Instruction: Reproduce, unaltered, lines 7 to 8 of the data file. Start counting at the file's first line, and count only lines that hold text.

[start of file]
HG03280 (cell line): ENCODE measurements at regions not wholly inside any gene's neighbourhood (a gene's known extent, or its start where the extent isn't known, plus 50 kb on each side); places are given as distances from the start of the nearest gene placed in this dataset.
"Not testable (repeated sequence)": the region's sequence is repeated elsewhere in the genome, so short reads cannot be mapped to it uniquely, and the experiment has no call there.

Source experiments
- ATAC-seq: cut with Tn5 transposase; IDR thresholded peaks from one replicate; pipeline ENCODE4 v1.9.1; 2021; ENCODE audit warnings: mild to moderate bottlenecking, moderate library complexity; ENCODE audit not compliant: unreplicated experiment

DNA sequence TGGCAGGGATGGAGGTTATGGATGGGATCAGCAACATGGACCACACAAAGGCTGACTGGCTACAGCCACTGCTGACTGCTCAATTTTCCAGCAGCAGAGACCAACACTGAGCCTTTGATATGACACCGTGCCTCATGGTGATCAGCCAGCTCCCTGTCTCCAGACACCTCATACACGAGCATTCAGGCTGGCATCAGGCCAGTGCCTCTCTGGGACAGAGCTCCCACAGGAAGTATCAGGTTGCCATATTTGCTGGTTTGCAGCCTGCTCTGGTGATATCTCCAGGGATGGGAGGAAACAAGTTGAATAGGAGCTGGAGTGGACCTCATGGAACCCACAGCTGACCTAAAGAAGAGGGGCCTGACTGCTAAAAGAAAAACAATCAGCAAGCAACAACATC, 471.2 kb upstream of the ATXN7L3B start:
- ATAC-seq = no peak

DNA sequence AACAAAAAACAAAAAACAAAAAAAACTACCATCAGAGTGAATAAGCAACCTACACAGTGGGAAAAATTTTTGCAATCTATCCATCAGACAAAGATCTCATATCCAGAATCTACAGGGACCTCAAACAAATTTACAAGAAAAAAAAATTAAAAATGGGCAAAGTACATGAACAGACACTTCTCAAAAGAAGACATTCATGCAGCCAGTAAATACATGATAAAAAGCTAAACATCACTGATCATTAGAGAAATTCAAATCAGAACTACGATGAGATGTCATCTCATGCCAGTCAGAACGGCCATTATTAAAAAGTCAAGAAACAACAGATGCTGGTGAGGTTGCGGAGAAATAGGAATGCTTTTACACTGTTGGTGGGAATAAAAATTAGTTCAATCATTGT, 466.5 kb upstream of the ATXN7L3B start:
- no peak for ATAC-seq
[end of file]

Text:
DNA sequence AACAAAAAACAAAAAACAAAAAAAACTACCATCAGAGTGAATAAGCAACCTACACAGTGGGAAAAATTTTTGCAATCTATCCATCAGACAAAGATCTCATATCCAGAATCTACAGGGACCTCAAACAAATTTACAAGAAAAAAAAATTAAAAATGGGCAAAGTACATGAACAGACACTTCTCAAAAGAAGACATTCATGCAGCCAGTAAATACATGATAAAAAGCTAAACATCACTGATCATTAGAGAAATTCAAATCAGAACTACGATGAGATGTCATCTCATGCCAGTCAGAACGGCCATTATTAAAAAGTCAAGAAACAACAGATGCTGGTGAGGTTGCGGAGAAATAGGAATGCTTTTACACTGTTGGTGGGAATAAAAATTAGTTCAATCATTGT, 466.5 kb upstream of the ATXN7L3B start:
- no peak for ATAC-seq